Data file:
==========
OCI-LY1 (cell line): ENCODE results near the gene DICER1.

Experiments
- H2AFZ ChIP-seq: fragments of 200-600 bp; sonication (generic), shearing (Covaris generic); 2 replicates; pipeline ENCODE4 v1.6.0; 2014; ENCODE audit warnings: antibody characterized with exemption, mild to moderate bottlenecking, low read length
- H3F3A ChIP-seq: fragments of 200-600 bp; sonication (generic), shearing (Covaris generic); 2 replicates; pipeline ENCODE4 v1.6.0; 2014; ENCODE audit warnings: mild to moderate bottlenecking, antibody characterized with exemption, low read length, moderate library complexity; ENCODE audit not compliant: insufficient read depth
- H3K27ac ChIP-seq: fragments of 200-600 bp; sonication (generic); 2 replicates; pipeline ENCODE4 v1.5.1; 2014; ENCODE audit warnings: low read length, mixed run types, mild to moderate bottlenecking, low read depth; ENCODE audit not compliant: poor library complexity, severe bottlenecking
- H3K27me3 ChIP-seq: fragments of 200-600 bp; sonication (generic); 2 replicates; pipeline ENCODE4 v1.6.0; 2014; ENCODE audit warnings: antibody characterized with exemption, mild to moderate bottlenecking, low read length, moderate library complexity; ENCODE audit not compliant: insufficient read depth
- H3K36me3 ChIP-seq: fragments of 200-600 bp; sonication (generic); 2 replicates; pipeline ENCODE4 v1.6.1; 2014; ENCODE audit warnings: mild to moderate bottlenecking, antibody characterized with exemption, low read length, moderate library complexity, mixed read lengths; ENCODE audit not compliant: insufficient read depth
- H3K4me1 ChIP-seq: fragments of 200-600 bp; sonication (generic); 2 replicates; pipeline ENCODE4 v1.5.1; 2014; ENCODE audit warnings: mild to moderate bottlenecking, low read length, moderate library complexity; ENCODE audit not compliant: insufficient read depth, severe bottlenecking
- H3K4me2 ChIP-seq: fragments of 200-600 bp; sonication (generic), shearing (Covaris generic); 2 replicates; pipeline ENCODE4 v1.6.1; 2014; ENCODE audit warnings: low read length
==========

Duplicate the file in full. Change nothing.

OCI-LY1 (cell line): ENCODE results near the gene DICER1.

Experiments
- H2AFZ ChIP-seq: fragments of 200-600 bp; sonication (generic), shearing (Covaris generic); 2 replicates; pipeline ENCODE4 v1.6.0; 2014; ENCODE audit warnings: antibody characterized with exemption, mild to moderate bottlenecking, low read length
- H3F3A ChIP-seq: fragments of 200-600 bp; sonication (generic), shearing (Covaris generic); 2 replicates; pipeline ENCODE4 v1.6.0; 2014; ENCODE audit warnings: mild to moderate bottlenecking, antibody characterized with exemption, low read length, moderate library complexity; ENCODE audit not compliant: insufficient read depth
- H3K27ac ChIP-seq: fragments of 200-600 bp; sonication (generic); 2 replicates; pipeline ENCODE4 v1.5.1; 2014; ENCODE audit warnings: low read length, mixed run types, mild to moderate bottlenecking, low read depth; ENCODE audit not compliant: poor library complexity, severe bottlenecking
- H3K27me3 ChIP-seq: fragments of 200-600 bp; sonication (generic); 2 replicates; pipeline ENCODE4 v1.6.0; 2014; ENCODE audit warnings: antibody characterized with exemption, mild to moderate bottlenecking, low read length, moderate library complexity; ENCODE audit not compliant: insufficient read depth
- H3K36me3 ChIP-seq: fragments of 200-600 bp; sonication (generic); 2 replicates; pipeline ENCODE4 v1.6.1; 2014; ENCODE audit warnings: mild to moderate bottlenecking, antibody characterized with exemption, low read length, moderate library complexity, mixed read lengths; ENCODE audit not compliant: insufficient read depth
- H3K4me1 ChIP-seq: fragments of 200-600 bp; sonication (generic); 2 replicates; pipeline ENCODE4 v1.5.1; 2014; ENCODE audit warnings: mild to moderate bottlenecking, low read length, moderate library complexity; ENCODE audit not compliant: insufficient read depth, severe bottlenecking
- H3K4me2 ChIP-seq: fragments of 200-600 bp; sonication (generic), shearing (Covaris generic); 2 replicates; pipeline ENCODE4 v1.6.1; 2014; ENCODE audit warnings: low read length